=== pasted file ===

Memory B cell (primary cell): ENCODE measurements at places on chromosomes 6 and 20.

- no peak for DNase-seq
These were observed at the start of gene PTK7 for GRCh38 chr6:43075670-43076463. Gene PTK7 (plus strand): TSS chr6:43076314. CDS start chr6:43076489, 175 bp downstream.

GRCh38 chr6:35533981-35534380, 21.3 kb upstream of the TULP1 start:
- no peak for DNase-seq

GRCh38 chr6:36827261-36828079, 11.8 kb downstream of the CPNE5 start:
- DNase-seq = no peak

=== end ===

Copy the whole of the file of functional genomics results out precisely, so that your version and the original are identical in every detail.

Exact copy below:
Memory B cell (primary cell): ENCODE measurements at places on chromosomes 6 and 20.

- no peak for DNase-seq
These were observed at the start of gene PTK7 for GRCh38 chr6:43075670-43076463. Gene PTK7 (plus strand): TSS chr6:43076314. CDS start chr6:43076489, 175 bp downstream.

GRCh38 chr6:35533981-35534380, 21.3 kb upstream of the TULP1 start:
- no peak for DNase-seq

GRCh38 chr6:36827261-36828079, 11.8 kb downstream of the CPNE5 start:
- DNase-seq = no peak